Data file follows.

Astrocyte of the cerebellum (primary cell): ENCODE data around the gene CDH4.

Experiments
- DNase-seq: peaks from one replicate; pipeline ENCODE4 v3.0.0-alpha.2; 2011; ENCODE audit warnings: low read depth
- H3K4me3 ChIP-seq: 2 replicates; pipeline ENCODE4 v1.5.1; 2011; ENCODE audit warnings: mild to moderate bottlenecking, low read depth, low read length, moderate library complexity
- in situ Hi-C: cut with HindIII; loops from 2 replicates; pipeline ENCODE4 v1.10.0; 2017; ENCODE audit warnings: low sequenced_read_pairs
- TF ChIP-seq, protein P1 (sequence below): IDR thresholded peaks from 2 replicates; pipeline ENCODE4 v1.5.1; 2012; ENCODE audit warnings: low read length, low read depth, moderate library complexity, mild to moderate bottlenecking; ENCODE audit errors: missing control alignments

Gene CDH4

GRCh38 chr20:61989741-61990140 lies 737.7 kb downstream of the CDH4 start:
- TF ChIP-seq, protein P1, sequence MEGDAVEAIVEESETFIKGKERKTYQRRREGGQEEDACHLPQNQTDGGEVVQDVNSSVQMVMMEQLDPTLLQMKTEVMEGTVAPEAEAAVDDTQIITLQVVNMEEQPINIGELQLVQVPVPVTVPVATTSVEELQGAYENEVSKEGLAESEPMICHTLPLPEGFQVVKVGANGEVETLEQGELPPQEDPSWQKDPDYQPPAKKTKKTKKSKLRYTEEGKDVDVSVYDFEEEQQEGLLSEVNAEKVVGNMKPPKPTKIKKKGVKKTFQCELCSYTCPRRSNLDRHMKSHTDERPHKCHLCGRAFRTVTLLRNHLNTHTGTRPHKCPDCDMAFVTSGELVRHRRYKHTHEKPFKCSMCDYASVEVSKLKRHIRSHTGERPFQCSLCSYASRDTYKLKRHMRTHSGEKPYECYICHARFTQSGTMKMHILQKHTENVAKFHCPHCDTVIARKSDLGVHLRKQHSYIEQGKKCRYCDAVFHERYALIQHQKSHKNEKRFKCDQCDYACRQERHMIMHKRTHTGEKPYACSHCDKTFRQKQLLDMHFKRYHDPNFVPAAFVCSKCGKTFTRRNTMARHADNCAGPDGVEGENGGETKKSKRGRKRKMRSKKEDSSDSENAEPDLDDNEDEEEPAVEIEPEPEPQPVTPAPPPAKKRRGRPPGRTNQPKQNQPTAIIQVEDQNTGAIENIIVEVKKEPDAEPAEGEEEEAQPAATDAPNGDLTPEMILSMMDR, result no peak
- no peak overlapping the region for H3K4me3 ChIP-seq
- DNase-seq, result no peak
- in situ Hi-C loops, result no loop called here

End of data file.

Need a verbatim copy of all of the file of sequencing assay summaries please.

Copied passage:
Astrocyte of the cerebellum (primary cell): ENCODE data around the gene CDH4.

Experiments
- DNase-seq: peaks from one replicate; pipeline ENCODE4 v3.0.0-alpha.2; 2011; ENCODE audit warnings: low read depth
- H3K4me3 ChIP-seq: 2 replicates; pipeline ENCODE4 v1.5.1; 2011; ENCODE audit warnings: mild to moderate bottlenecking, low read depth, low read length, moderate library complexity
- in situ Hi-C: cut with HindIII; loops from 2 replicates; pipeline ENCODE4 v1.10.0; 2017; ENCODE audit warnings: low sequenced_read_pairs
- TF ChIP-seq, protein P1 (sequence below): IDR thresholded peaks from 2 replicates; pipeline ENCODE4 v1.5.1; 2012; ENCODE audit warnings: low read length, low read depth, moderate library complexity, mild to moderate bottlenecking; ENCODE audit errors: missing control alignments

Gene CDH4

GRCh38 chr20:61989741-61990140 lies 737.7 kb downstream of the CDH4 start:
- TF ChIP-seq, protein P1, sequence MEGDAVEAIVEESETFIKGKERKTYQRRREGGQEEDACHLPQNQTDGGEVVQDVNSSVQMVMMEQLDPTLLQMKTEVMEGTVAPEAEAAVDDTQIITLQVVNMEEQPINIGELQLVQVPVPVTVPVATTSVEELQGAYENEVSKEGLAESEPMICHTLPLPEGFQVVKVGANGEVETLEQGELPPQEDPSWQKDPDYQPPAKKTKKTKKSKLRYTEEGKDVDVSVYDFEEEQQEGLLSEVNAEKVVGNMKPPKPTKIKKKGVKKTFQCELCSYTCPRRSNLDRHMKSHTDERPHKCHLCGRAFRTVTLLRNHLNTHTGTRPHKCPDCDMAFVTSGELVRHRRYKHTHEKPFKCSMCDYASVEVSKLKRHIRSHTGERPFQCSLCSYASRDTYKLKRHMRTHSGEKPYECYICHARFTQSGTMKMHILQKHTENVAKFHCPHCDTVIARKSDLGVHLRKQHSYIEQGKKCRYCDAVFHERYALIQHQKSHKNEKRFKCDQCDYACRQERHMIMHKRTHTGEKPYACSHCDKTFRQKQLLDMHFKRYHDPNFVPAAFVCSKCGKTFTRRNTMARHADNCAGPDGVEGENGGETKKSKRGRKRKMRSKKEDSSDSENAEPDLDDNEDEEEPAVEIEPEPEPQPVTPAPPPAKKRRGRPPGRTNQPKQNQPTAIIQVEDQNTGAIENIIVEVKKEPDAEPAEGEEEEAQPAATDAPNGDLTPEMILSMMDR, result no peak
- no peak overlapping the region for H3K4me3 ChIP-seq
- DNase-seq, result no peak
- in situ Hi-C loops, result no loop called here